Gildas, in the 6th century, tells us that a generation after Britain had left the Roman Empire, a plea was sent to Rome to return and rescue the Britons from incoming hordes:
“To Aetius thrice Consul, hear the groans of the Britons
The barbarians drive us to the sea, the sea drives us to the barbarians; between these two means of death, we are either killed or drowned.”
The Romans, however, could not assist them, and in the meantime the discomfited people, wandering in the woods, began to feel the effects of a severe famine, which compelled many of them without delay to yield themselves up to their cruel persecutors, to obtain subsistence.
Flavius Aetius was the senior general commanding in Gaul and Hispania, and the effective ruler of much of the Western Empire. Britannia had left the Empire long since and been abandoned. He did not respond.
Who wrote the letter he does not say. This was in about 450 AD, forty years after the legions had been expelled from Britannia. Aetius had other things on his mind at the time, such as suppressing numerous invasions and rebellions, and the little matter of confronting Atilla the Hun as he invaded Gaul with the largest invasion force in Roman history. The Britons only ever thought of their own position. How little things change.
What was this island, cut off from the Empire? It had been conquered as a public relations exercise by Claudius and while towns and roads and coloniae were built, much of Britannia remained a wild frontier for the three and half centuries of occupation. It was the one province of the West which never spoke Latin but kept its own language. It was the one province of the Roman Empire from which no native ever rose to become a leading general or magistrate. When the legions withdrew and the last Roman magistrates were expelled, the Celtic Iron Age seems to have resumed as if nothing had happened in the meantime.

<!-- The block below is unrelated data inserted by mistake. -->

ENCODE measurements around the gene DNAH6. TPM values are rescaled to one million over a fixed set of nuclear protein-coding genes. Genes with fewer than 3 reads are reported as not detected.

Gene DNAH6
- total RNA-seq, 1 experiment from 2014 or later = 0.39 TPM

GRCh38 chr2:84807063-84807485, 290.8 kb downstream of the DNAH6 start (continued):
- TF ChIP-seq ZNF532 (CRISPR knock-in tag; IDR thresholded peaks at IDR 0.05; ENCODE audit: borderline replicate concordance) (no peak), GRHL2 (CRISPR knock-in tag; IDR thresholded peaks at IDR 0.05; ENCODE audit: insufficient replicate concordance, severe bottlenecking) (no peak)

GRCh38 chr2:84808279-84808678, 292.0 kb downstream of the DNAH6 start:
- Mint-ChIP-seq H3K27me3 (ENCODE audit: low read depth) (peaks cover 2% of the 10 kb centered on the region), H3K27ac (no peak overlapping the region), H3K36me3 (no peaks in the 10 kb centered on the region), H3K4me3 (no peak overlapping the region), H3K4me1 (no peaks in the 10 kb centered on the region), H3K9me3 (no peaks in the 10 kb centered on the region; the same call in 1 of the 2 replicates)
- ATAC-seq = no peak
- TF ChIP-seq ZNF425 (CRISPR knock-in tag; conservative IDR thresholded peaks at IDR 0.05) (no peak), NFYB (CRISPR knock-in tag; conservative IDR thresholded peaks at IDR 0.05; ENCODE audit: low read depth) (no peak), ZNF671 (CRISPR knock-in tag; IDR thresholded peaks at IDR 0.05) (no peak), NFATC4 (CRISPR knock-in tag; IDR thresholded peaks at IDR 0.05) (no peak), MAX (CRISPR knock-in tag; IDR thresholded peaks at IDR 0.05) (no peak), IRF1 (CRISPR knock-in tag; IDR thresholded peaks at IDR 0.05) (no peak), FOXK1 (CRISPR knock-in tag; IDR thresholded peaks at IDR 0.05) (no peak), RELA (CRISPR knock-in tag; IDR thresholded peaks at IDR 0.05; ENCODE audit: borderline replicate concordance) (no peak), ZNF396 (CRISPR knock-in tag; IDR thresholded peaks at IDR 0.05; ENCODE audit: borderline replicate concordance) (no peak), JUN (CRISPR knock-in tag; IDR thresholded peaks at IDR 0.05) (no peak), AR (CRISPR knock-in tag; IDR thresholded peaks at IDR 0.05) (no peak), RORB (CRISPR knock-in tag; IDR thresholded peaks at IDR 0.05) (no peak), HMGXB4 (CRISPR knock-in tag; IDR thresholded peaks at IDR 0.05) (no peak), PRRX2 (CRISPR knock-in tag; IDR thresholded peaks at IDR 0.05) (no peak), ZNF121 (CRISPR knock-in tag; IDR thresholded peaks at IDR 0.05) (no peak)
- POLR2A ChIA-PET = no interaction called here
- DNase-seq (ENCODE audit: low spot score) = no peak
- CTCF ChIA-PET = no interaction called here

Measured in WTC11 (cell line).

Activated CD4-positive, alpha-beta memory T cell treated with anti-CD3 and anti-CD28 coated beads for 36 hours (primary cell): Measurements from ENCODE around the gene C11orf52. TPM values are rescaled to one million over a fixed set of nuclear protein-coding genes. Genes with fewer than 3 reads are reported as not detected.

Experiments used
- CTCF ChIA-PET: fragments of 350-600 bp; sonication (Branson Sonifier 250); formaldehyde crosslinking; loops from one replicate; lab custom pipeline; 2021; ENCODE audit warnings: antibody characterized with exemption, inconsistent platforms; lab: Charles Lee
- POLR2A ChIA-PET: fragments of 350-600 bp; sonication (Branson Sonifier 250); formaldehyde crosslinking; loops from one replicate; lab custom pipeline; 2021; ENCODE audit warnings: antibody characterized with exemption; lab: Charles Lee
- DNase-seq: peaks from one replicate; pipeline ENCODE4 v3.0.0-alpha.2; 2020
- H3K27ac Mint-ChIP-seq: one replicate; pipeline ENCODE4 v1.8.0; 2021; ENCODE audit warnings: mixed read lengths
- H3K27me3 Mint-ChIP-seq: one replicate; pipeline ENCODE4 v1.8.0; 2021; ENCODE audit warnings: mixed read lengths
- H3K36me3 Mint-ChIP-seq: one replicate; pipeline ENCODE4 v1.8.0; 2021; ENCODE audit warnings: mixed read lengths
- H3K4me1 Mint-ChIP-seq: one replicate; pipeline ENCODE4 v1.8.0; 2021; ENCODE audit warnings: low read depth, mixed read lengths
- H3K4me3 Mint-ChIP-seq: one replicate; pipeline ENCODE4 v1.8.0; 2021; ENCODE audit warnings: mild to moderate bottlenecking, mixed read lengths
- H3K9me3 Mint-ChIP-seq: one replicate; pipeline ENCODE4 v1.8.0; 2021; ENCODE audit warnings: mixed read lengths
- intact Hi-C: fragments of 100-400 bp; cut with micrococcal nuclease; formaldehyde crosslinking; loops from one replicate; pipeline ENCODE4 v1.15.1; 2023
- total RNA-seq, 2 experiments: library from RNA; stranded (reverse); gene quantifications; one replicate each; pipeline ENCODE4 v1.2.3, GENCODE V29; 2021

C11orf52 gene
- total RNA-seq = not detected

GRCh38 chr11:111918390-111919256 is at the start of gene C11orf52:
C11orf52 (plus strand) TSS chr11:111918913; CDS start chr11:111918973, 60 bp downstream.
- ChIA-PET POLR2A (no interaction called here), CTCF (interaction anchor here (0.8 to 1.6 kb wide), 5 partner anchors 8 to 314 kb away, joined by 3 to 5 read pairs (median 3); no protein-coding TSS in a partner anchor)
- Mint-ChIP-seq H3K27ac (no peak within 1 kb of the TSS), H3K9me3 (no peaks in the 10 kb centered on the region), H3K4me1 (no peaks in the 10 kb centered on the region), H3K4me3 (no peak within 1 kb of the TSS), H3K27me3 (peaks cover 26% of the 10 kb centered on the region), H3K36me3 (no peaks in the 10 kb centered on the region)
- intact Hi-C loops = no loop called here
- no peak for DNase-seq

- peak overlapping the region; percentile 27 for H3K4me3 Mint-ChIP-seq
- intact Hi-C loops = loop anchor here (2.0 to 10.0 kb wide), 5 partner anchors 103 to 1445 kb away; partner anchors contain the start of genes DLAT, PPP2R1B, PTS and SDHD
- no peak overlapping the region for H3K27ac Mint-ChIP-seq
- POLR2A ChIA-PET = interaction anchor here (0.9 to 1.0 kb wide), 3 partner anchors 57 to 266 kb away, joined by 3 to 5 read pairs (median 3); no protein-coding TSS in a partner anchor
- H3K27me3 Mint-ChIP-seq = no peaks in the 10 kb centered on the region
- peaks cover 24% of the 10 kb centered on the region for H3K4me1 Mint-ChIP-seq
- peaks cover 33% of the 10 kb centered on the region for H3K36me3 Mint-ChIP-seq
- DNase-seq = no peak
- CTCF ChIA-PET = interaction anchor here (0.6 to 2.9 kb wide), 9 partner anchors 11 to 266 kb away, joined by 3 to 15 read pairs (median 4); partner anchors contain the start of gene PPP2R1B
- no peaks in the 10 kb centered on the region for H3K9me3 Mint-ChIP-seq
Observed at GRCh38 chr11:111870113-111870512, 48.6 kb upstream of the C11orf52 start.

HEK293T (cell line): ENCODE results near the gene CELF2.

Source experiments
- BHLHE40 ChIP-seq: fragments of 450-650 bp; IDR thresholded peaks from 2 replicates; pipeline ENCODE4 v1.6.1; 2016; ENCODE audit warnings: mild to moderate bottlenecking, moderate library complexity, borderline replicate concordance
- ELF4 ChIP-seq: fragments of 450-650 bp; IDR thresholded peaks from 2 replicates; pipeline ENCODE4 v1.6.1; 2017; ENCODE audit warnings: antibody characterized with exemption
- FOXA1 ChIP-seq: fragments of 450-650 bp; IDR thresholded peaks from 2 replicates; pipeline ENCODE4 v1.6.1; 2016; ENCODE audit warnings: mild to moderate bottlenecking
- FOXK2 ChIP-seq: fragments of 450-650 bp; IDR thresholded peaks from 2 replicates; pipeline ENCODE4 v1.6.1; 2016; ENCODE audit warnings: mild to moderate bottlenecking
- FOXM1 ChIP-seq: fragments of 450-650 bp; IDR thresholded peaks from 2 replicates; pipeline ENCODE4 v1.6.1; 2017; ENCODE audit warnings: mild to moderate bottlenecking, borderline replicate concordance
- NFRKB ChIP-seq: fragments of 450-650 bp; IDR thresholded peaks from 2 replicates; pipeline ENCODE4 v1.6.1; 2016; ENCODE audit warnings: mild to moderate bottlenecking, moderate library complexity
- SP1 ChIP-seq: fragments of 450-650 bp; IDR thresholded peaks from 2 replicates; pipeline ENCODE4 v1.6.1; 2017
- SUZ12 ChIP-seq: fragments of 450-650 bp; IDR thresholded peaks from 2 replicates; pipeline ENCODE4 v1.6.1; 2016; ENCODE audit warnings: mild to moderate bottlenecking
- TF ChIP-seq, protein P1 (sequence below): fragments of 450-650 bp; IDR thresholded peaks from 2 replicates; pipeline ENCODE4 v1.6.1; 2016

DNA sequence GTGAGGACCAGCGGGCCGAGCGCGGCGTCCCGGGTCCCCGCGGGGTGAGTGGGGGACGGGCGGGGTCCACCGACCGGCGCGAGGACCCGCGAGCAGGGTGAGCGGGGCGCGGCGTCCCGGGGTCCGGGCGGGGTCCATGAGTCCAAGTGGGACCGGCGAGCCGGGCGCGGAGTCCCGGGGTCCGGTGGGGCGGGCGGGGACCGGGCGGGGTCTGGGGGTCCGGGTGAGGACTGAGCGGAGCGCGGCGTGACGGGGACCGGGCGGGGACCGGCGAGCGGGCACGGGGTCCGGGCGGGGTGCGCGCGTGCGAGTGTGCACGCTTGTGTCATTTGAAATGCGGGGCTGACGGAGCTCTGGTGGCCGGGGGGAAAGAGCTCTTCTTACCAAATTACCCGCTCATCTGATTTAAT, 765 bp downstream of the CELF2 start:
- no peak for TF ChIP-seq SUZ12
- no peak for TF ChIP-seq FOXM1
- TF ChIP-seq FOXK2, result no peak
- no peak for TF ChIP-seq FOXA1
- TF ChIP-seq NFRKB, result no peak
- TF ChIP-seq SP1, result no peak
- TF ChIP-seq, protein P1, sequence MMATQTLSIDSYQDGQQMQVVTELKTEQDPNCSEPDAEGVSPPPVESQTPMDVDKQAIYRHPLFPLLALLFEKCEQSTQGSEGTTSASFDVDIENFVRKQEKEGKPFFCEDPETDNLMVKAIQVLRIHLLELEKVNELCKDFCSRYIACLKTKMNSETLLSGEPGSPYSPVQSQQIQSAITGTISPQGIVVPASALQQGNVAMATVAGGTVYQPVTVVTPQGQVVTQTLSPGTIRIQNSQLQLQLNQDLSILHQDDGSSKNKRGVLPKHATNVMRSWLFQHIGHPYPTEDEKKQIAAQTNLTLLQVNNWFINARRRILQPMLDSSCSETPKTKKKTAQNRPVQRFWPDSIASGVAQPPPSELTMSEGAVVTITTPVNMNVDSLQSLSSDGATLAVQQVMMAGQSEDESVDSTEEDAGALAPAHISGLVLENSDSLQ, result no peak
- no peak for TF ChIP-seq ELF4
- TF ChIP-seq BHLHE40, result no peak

It was a fertile land and one defended only by the soldiers of a distant Empire, and increasingly not even by Romans but auxiliaries, and when even these withdrew then there came other Britons, untamed Britons, and from across the sea came tribes of untamed Germany
Was this letter to Aetius written by a king or a faction? Gildas is unclear, but the wording he gives is in the style of an oration recounted by Tacitus, which is to say made up for effect. (Not that I would knock a Tacitus oration: Solitudinem fecerunt, pacem appelunt – brilliant) Nevertheless, whatever its words and from whomever it came, the letter was written, as a plea for Rome to ride to the rescue.
Perhaps it was the ultimate Remoaner moment. Are we to expect a faction of die-hard pro-Europeans to write, forty years hence, a similar letter to a leader of the European Empire, and what will they find?
The letter Gildas describes, the Groans of the Britons, was addressed to the closest commander of an empire dying as it stood. No answer came, but there was none in truth who could answer, for those who wrote the letter were appealing to the dream that was Rome, and no more than a dream. The Empire they called to was already dead.
- Quarrel of a dying empire poisoning modernity
- Brexit moment 1688
- Brexit moment 1714
- Gaius Cassius and Cingonius Varro
- On the Ruin of Britain (Parts I and II) (‘De Excidio Britanniae’) by Gildas
- History of the Britons (‘Historia Brittonum’) by Nennius
- SPQR: A History of Ancient Rome by Mary Beard
- The Dream of Rome by Boris Johnson
- A History of Ancient Britain by Neil Oliver
- The Age Of Arthur by John Morris
- The Confessions – St Augustine
- Augustine: Conversions and Confessions by Robin Lane Fox
- By Tacitus:
- By Suetonius:
- By Virgil:
- By Thomas Hobbes: